Original ideas still in archiving

Archiving may be an old application, but innovation in the field has not finished yet. The breakthrough in gen-i's archiving application, on which it has a patent pending, is that it does not need a server, says developer Alan Moore.

Archiving may be an old application, but innovation in the field has not finished yet.

The breakthrough in gen-i’s archiving application, on which it has a patent pending, is that it does not need a server, says developer Alan Moore.

“Generally, in the past, archiving has been done through a server, which controls the file system being archived,” he says. “With ours, the user can just point the program at any network share and archive the files directly. The owner of the file instigates the archiving and restoration, and the program runs in that user’s own PC.”

When a file is archived, it leaves a shortcut on the owner’s screen. Clicking on that shortcut will recover the file when needed, says Moore.

When the program was first discussed, in the context of gen-i’s attempt to patent the process (see Own wares stiffen gen-i support for patents), it immediately sparked letters saying the process was not new. But all the archiving procedures described in these letters as having been in place as long as 15 years ago use a server or a mainframe, Moore says.

Most “hierarchical storage management” systems, he says, have a mainframe ancestry and have never got rid of the perceived need for a central machine controlling everything, he says. “We come from the opposite direction, from the desktop and control by the user.”

The current version of the program is written for Windows NT, but versions for other operating systems, both Microsoft and not, are planned, he says.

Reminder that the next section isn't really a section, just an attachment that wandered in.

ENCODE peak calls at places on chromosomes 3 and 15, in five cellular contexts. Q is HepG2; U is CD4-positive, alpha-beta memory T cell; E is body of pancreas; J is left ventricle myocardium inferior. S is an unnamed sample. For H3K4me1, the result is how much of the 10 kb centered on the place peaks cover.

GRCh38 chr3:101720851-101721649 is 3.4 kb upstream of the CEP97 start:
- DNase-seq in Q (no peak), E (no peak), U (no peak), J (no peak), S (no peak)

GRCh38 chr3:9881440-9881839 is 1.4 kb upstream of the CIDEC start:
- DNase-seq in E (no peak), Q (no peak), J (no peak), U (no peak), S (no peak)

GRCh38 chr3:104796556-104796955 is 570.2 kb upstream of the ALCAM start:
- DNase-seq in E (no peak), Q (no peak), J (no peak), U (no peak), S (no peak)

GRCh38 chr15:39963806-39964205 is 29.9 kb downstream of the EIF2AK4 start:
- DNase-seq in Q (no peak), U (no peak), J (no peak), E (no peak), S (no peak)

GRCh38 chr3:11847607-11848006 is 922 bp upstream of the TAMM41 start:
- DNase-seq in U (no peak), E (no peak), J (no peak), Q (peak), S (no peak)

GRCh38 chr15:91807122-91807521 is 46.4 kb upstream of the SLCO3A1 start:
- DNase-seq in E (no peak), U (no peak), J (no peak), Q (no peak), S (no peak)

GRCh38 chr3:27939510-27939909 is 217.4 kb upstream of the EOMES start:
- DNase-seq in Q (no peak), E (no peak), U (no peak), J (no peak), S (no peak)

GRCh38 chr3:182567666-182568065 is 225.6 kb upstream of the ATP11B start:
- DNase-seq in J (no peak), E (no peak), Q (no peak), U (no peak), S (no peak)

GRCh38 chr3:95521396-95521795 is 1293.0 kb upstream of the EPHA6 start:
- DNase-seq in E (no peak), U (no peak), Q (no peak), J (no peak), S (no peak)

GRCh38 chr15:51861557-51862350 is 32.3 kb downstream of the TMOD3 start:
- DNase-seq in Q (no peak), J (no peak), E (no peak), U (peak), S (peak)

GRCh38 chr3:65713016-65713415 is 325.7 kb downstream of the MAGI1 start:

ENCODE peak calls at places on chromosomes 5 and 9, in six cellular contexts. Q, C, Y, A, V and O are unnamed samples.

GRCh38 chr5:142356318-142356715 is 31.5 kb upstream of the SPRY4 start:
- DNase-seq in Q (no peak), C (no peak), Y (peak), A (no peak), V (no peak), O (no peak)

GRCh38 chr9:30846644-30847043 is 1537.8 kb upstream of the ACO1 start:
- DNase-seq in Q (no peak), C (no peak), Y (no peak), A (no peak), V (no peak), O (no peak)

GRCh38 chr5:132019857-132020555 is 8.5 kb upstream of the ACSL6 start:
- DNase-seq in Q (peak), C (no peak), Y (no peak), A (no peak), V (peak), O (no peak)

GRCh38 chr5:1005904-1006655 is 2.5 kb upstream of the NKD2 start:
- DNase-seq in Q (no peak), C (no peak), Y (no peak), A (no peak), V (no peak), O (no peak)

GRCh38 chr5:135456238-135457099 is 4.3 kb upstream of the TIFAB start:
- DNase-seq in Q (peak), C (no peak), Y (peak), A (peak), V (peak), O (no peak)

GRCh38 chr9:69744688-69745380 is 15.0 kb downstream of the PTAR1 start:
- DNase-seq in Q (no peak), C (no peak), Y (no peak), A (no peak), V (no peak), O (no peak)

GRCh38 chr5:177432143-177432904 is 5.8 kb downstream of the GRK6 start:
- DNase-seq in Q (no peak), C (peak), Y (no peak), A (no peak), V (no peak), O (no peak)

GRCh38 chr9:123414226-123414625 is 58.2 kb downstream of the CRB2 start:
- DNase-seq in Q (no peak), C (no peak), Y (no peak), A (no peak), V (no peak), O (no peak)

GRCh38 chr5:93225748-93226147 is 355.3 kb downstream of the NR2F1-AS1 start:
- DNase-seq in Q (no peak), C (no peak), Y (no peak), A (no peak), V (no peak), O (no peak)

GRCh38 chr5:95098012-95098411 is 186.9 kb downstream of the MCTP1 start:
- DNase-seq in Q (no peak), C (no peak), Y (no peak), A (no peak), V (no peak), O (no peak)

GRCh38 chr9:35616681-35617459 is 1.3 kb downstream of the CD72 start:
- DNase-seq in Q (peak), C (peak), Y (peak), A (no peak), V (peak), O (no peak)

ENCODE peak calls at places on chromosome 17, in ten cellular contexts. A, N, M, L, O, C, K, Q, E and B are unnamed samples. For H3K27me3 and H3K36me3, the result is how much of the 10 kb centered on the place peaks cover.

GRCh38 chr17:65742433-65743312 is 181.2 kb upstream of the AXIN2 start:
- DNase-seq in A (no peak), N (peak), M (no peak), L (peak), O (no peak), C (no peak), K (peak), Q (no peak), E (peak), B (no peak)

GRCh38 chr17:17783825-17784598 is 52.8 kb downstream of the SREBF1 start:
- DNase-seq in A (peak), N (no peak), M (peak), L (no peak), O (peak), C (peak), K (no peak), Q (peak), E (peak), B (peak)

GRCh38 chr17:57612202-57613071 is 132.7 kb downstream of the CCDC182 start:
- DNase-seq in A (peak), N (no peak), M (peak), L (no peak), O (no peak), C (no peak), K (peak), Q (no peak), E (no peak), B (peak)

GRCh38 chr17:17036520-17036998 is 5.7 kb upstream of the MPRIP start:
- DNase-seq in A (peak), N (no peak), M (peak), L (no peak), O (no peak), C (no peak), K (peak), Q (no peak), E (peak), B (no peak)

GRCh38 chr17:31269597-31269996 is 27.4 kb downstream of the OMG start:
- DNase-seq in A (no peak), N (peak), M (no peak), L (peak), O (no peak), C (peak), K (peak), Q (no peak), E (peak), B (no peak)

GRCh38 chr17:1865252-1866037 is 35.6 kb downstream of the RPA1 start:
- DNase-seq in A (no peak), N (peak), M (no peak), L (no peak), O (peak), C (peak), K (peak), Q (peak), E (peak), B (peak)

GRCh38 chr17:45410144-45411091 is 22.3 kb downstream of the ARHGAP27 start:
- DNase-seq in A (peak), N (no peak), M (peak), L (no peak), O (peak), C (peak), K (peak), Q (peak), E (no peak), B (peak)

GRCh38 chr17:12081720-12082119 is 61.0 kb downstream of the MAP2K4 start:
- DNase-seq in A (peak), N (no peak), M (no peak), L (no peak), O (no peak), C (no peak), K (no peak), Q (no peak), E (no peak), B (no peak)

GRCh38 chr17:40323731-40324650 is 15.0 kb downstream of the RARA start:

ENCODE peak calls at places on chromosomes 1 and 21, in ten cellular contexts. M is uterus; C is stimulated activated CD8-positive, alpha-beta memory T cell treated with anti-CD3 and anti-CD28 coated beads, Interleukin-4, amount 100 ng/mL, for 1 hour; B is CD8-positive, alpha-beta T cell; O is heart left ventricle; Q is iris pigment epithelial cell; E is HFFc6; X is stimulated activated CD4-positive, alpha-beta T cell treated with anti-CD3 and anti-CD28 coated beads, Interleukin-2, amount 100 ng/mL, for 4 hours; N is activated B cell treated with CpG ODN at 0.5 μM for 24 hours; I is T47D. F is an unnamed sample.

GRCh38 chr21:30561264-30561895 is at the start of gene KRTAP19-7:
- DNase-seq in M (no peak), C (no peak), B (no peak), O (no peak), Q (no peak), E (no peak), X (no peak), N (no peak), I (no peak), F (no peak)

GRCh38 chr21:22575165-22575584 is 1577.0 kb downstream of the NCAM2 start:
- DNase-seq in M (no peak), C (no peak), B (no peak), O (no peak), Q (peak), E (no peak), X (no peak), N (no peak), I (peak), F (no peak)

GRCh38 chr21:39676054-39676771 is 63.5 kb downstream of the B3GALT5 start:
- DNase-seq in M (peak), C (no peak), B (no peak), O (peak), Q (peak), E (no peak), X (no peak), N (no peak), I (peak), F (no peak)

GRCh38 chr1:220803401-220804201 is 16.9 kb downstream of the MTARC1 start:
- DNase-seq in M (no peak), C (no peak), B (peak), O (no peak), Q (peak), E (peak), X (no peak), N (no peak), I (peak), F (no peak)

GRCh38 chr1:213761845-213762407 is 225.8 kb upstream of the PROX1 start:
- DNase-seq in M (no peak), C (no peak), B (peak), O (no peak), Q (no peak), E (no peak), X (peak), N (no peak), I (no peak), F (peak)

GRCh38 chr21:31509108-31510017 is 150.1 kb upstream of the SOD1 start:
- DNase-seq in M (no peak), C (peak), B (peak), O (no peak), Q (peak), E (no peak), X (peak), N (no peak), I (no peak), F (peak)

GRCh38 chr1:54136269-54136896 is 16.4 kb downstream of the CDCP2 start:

Meanwhile, US-based Princeton Softech also claims to have enhanced the archiving and recovery process, but in a different direction. Its “active archiving” tool can prune the infrequently used data in a relational database, claims Princeton Softech senior consultant Bruce Fischer, but preserve all the links between items so that the little-used rows from a table and the rows in other tables associated with those can be stored away together and recovered together.

An insurance company might, for example, say “archive everything related to this incident, because the work on it has been finished”, Fischer says. With the unneeded data out of the way, database retrieval becomes much quicker, he says.

US company National Steel archived 70% of its database, that had been sitting on high-speed disks and rarely or never accessed. With the space and cost saved and the productivity improvement resulting, the company was able to implement a data warehouse without needing to purchase any extra hardware, Fischer says.

Wellington’s ITB solutions has the local agency for the Princeton product, and has found its first buyer in BNZ bank’s insurance subsidiary.

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